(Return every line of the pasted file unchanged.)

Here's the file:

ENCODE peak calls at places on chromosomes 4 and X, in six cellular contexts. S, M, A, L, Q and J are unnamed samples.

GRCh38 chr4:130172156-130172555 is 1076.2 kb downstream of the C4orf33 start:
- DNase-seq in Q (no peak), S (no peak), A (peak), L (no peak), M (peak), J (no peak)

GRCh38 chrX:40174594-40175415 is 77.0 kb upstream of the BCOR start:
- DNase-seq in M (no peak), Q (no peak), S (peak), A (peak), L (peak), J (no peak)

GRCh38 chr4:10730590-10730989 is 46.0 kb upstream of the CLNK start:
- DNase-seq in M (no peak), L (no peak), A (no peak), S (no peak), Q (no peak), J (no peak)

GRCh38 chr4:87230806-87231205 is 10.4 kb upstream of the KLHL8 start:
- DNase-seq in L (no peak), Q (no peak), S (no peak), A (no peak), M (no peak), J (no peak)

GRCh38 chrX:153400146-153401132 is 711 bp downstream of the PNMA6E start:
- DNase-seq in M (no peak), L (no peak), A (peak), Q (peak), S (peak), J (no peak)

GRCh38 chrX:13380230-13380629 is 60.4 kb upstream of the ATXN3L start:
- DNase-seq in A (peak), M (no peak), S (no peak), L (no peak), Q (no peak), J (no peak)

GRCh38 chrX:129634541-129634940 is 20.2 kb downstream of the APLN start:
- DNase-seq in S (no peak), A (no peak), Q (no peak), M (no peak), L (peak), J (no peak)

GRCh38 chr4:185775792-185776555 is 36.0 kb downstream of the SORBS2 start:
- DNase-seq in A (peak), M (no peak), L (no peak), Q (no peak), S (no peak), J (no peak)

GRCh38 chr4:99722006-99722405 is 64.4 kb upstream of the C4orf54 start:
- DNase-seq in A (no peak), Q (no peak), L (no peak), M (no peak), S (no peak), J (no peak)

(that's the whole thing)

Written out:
ENCODE peak calls at places on chromosomes 4 and X, in six cellular contexts. S, M, A, L, Q and J are unnamed samples.

GRCh38 chr4:130172156-130172555 is 1076.2 kb downstream of the C4orf33 start:
- DNase-seq in Q (no peak), S (no peak), A (peak), L (no peak), M (peak), J (no peak)

GRCh38 chrX:40174594-40175415 is 77.0 kb upstream of the BCOR start:
- DNase-seq in M (no peak), Q (no peak), S (peak), A (peak), L (peak), J (no peak)

GRCh38 chr4:10730590-10730989 is 46.0 kb upstream of the CLNK start:
- DNase-seq in M (no peak), L (no peak), A (no peak), S (no peak), Q (no peak), J (no peak)

GRCh38 chr4:87230806-87231205 is 10.4 kb upstream of the KLHL8 start:
- DNase-seq in L (no peak), Q (no peak), S (no peak), A (no peak), M (no peak), J (no peak)

GRCh38 chrX:153400146-153401132 is 711 bp downstream of the PNMA6E start:
- DNase-seq in M (no peak), L (no peak), A (peak), Q (peak), S (peak), J (no peak)

GRCh38 chrX:13380230-13380629 is 60.4 kb upstream of the ATXN3L start:
- DNase-seq in A (peak), M (no peak), S (no peak), L (no peak), Q (no peak), J (no peak)

GRCh38 chrX:129634541-129634940 is 20.2 kb downstream of the APLN start:
- DNase-seq in S (no peak), A (no peak), Q (no peak), M (no peak), L (peak), J (no peak)

GRCh38 chr4:185775792-185776555 is 36.0 kb downstream of the SORBS2 start:
- DNase-seq in A (peak), M (no peak), L (no peak), Q (no peak), S (no peak), J (no peak)

GRCh38 chr4:99722006-99722405 is 64.4 kb upstream of the C4orf54 start:
- DNase-seq in A (no peak), Q (no peak), L (no peak), M (no peak), S (no peak), J (no peak)